Call for more funding as research shows build programmes have been cut by a tenth over next five years

The lack of government funding for the removal of non-ACM cladding from social housing has led to housing associations cutting their development by a tenth, according to the National Housing Federation (NHF).

The trade body said 106 housing associations which responded to its survey have cut plans to build 12,900 homes over the next five years to divert spending to building safety. They had previously been planning to build 116,777 homes over this period.

kate hendo

Kate Henderson, chief executive, National Housing Federation

The survey found 61 housing associations out of the 106 to respond have discovered dangerous materials on their buildings since the fire.

The NHF said associations will have to spend £10bn in order to make their homes safe over the next decade, and are diverting £730m away from routine maintenance work.

It wants the government to make funding available for the removal of non-ACM cladding in high-rise social housing properties. Currently this funding is only available to homeowners. In buildings with a mix of social tenants and homeowners, housing associations can only bid for funding based on the proportion of flats owned by homeowners.

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The NHF development calculations however follow a report from the Regulator for Social Housing (RSH) yesterday showing that housing association forecast development has “broadly returned” to pre-pandemic levels.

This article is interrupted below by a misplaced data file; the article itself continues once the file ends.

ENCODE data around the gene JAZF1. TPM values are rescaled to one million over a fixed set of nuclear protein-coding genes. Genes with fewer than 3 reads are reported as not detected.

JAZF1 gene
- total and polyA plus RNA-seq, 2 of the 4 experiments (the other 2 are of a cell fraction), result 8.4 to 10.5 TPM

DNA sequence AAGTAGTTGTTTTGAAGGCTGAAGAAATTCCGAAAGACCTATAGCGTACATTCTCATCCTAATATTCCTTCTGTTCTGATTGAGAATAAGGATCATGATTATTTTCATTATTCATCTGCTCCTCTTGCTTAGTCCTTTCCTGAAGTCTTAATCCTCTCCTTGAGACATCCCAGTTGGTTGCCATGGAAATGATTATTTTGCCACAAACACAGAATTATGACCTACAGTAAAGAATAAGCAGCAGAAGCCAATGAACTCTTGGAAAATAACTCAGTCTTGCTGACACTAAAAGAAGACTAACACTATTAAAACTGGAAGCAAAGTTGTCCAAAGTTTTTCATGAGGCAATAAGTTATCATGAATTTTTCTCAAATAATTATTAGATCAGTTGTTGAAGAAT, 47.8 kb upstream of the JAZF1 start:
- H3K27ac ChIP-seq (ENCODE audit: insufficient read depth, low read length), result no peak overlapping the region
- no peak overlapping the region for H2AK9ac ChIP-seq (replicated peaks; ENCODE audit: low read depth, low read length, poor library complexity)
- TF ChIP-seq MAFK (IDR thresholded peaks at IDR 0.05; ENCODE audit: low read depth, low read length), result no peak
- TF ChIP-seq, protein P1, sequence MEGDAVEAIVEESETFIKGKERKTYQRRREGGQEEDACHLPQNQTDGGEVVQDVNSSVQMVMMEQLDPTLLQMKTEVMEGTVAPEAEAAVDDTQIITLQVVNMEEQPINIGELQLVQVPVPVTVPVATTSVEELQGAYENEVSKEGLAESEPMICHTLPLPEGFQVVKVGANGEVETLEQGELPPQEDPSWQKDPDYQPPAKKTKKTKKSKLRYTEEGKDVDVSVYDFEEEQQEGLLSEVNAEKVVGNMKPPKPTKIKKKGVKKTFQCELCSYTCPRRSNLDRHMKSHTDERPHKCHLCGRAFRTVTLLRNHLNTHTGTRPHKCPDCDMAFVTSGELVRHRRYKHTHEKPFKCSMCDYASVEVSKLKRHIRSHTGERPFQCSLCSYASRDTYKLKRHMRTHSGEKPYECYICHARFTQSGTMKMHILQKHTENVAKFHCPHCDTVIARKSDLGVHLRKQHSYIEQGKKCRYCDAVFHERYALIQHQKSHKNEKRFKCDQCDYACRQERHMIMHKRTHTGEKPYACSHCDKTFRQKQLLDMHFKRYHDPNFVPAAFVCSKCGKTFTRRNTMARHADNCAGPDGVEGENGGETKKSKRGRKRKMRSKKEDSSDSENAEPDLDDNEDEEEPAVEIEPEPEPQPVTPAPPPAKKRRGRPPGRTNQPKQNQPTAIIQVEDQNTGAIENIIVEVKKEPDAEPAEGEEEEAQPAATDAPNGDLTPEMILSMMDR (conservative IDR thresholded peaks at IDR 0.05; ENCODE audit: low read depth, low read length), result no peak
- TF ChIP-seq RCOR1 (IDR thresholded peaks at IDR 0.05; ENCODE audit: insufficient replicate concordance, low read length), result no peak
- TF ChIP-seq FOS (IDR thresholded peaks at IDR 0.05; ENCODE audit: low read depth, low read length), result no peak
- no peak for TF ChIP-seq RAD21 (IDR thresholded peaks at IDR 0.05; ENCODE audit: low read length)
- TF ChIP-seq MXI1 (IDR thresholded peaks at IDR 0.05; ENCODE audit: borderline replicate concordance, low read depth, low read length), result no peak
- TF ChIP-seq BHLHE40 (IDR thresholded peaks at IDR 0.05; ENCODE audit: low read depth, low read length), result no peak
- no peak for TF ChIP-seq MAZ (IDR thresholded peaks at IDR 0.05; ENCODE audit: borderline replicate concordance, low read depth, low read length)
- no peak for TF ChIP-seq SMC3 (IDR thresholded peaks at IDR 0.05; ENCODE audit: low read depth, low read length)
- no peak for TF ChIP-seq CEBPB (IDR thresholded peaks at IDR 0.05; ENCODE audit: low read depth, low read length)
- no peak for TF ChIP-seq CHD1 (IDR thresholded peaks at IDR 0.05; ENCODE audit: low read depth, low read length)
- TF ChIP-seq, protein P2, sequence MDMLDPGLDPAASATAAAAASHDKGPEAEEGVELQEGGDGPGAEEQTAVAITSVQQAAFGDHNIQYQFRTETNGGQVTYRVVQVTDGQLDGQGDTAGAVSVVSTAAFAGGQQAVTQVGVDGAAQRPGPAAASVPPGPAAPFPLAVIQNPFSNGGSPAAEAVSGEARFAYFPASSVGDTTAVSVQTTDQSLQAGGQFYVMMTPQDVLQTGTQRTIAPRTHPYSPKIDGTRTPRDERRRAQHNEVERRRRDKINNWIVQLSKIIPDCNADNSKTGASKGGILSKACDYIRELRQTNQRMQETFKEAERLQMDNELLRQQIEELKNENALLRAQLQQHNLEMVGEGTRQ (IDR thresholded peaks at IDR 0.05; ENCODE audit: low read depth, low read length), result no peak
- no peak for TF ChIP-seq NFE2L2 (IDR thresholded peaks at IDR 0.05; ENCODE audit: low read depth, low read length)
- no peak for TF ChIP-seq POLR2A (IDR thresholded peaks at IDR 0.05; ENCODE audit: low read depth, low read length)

The RSH Sector Risk Profile, which is based on a larger sample of data from 203 organisations, said associations are expecting to build 378,000 units over the next five years.

It is not clear the extent to which the pre-pandemic forecasts took into account building safety costs.

Kate Henderson, chief executive of the NHF, said: “This research shows that the costs of making buildings safe will be borne by the poorest people in our society for many years to come.

“Not-for-profit housing associations are putting their residents’ safety first, but without funding they are left with no choice but to divert money away from building new social housing for those most in need. It is simply not right that people who are at no fault and on the lowest incomes in this country are left to shoulder these costs.

“Those responsible for this crisis, developers of unsafe homes and manufacturers of dangerous materials, must be made to pay. In the meantime, we urge the government to do the right thing, and fully fund the upfront costs of making buildings safe.”